It’s hard being a teenager, I’ve decided. Everyone expects you to be grown up, yet still treat you like a child. You’re expected to know exactly how to spend your life, yet don’t have many chances to experience each avenue. You’re trying to find yourself as a person, and everyone pulls you in different directions so that you lose sight of who or what you are.
One of my clients is going through that awkward, stressful teenage phase when serious “life decisions” have to be made at school, exams have to be passed, friends have to be socialised with, and Saturday jobs have to be attended. All of these stressors make pony time much harder.
I had noticed a change in her just before Christmas, but more recently her Mum and I have been worried about her confidence with her share horse, and her eagerness about riding in general.
So we came up with a plan! Her horse isn’t the easiest in that he can be fresh and quite strong and spooky, so the first port of call was to make sure he was getting enough work. Winter is always harder to motivate yourself to ride, and horses have more energy, so combine that with less time due to school exams and you’ve got a problem. My suggestion was that her Mum lunged him once a week, and that each time she rode she made sure he went back to his stable tired. So instead of a half hour flat work session, extend it to forty five minutes and put in a bit more canter work, or perhaps go for a longer hack on the weekends. This combination should help keep on top of his energy levels, which takes one stress factor out of the equation as a less fresh horse isn’t as strong or spooky.
The next part of the predicament was to sort out the confidence crisis and bring back the fun part of riding. Enjoying being with my horses was what motivated me to get through my exams when I was younger, but unfortunately I see so many kids selling their ponies and giving up because of school, and whilst I still think education is invaluable, I think it’s sad that horses are pushed away. Perhaps it’s the parental pressures, of wanting their child to compete and ride every day that does it, or the financial pressures of not wanting a field ornament for the fortnight of exams. But anyway, I think reducing the amount of time spent at the yard, by riding fewer times, or by parents helping out, means that revision can still be fitted in to the equation, but when needed, the pony is there for physical exercise, or getting fresh air, or having a reward for revising all morning. After all, adult life is all about balancing, so why not learn to balance from an early age!
Not that this is the case for this client of mine, I’m just beginning to ramble!
Together, I came up with another plan with my clients mum. Hacking! This should help build the relationship between teenager and horse, work the horse adequately, and provide useful social time. However, when you’re feeling nervous a hack is one of your least favourite things! But pacified by the fact that I was riding a solid, reliable, calm little cob, my rider agreed to hack out. She led the way as I don’t know the area, and we chatted and I observed for the first half. Then I got to work.
We talked about managing her horse’s exercise regime and working out how to do it without causing her more stress with time and revision, and then I persuaded her to lengthen her reins. We’ve all been there; that anxious, foetal position or leaning forwards, shortening the reins and clamping on the legs like a limpet. By lengthening the reins by an inch or two she could sit up, with her shoulders back and parked squarely on her bum. Sat like this, her legs came off her horse and his walk and whole demeanour relaxed. She felt the swing in his back and could see him looking around with curiosity. She began to realise that he wasn’t interested in spooking, rather just being nosey!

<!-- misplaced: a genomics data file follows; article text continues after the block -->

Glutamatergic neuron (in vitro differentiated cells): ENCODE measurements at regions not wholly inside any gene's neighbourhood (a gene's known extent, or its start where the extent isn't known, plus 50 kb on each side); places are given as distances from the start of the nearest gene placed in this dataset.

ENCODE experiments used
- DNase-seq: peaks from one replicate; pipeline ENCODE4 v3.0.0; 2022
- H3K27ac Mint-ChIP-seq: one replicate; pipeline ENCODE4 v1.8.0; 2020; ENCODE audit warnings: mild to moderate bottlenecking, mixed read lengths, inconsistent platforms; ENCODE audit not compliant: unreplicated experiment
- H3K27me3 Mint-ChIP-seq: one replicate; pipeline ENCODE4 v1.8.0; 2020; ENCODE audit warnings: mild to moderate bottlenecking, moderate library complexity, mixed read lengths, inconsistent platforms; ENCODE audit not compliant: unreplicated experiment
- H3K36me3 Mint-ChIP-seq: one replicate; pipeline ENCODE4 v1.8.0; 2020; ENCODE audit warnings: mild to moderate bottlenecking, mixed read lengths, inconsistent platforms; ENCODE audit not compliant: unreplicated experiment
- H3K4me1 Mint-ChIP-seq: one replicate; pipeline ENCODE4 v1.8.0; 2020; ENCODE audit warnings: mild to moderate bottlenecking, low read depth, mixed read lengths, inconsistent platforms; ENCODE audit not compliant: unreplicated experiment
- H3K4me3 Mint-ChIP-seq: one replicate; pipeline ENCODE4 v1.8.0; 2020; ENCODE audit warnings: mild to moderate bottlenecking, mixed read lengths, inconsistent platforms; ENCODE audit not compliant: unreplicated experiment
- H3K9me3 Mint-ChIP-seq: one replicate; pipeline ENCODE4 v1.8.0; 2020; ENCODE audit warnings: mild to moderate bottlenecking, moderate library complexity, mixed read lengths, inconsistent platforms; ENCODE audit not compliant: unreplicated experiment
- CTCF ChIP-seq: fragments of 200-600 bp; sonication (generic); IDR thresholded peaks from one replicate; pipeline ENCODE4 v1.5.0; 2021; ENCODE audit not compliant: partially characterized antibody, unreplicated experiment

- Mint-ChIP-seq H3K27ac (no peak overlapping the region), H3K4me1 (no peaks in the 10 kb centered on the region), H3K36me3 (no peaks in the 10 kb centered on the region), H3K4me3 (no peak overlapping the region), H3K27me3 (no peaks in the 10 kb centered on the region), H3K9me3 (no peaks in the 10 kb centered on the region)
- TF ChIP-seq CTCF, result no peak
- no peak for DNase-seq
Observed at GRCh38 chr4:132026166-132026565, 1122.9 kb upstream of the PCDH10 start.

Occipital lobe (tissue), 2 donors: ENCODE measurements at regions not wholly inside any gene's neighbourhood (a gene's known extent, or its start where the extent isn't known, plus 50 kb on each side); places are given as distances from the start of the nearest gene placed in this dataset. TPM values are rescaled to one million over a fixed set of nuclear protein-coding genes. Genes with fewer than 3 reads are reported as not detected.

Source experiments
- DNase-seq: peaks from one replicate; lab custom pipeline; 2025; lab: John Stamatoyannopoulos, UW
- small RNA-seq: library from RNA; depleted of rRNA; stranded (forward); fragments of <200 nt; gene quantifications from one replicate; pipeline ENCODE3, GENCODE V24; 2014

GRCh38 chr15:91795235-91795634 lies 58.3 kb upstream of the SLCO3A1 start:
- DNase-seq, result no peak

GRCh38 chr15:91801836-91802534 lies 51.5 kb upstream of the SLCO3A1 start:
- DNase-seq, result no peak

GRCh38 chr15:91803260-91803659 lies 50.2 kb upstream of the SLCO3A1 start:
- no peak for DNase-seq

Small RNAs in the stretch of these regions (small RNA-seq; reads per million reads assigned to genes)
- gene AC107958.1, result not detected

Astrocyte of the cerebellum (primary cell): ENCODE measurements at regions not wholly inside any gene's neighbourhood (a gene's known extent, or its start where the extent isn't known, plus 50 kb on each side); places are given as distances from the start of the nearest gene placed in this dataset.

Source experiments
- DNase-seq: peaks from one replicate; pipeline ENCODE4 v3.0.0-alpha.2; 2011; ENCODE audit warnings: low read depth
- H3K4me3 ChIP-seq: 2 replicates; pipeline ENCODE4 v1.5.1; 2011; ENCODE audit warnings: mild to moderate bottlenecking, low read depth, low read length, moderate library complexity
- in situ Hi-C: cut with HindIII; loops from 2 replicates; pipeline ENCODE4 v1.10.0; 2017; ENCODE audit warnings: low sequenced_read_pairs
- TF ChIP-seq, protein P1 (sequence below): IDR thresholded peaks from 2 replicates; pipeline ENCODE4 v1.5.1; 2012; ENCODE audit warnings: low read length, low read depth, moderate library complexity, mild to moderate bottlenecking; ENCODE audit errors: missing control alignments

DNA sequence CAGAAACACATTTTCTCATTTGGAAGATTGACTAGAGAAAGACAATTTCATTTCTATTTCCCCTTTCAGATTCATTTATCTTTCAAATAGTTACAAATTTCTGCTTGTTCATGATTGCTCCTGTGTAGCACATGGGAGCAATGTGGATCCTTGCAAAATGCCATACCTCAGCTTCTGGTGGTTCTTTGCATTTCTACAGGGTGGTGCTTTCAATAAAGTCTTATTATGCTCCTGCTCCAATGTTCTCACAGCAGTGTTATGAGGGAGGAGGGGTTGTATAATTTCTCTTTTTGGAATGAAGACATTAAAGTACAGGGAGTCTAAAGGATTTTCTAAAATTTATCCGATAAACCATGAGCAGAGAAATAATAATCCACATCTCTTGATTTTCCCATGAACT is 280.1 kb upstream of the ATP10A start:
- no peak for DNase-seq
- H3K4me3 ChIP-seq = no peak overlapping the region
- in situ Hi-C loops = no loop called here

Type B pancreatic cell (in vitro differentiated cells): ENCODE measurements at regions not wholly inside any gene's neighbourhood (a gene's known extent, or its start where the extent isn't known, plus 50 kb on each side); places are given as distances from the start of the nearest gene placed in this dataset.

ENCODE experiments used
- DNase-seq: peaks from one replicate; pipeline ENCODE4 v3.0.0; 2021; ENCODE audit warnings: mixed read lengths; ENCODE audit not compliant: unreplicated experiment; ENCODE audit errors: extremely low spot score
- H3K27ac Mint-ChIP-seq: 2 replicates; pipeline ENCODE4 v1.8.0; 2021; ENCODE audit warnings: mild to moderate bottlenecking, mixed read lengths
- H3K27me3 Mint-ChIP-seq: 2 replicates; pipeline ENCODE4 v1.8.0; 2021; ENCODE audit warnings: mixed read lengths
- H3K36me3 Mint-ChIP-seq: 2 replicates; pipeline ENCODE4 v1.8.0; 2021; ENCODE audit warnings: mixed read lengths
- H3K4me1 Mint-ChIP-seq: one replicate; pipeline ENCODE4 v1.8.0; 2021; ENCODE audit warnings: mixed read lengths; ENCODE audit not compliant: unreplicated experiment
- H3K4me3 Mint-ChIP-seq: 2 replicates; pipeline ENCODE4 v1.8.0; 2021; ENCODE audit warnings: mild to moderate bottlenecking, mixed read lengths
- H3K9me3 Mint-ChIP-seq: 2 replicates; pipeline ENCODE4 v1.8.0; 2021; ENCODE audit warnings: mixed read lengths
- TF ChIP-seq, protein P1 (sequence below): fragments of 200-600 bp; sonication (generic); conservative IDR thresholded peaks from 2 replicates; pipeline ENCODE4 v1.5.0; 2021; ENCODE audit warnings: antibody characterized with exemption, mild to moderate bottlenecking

Does anyone know why the foetal position aggravates the vicious cycle of lost confidence? A horse is trained to move away from pressure, so you squeeze your legs and when they move you release. If you’ve clamped your legs around your horse they will want to move faster, which causes the rider more panic because they are losing control. Trust yourself to release your vice like grip. Leaning forwards gives your horse all the go faster cues with your upper body, so it’s not wonder they jig around underneath you. Try making the front half of your torso longer than the back half; even sitting in this way tells your horse you are in control and confident. So he relaxes and slows down. To counteract all these accelerating signals, we then hold the reins short and tight. Feeling restricted, like he has nowhere to go, causes a horse to jig around and become frustrated. Again, you need to be the grown up and trust your horse by giving him another inch of reins and let him stretch his head out a bit.
It’s hard, because the correct thing to do to diffuse stressful situations as a nervous rider are the exact opposite to our body’s automatic reaction.
We got back to the yard and I was pleased that our last trot was more relaxed, and less of an impression of a pogo stick, with no spooking. My rider was sat comfortably and relaxed, as she used to a few months ago and most importantly she could feel the increased relaxation in her horse.
I really hope that she and Mum can build on this hack over the weekend, and perhaps make it a regular thing, building up duration and speed if necessary, and then with this new found approach to riding, she can better balance life between revision and horses so that her down time really causes her to relax as opposed to adding stress to more stress, because I’m pretty sure that helps get good grades too.
I’m looking forwards to hearing about their progress next week, and seeing them both happy again!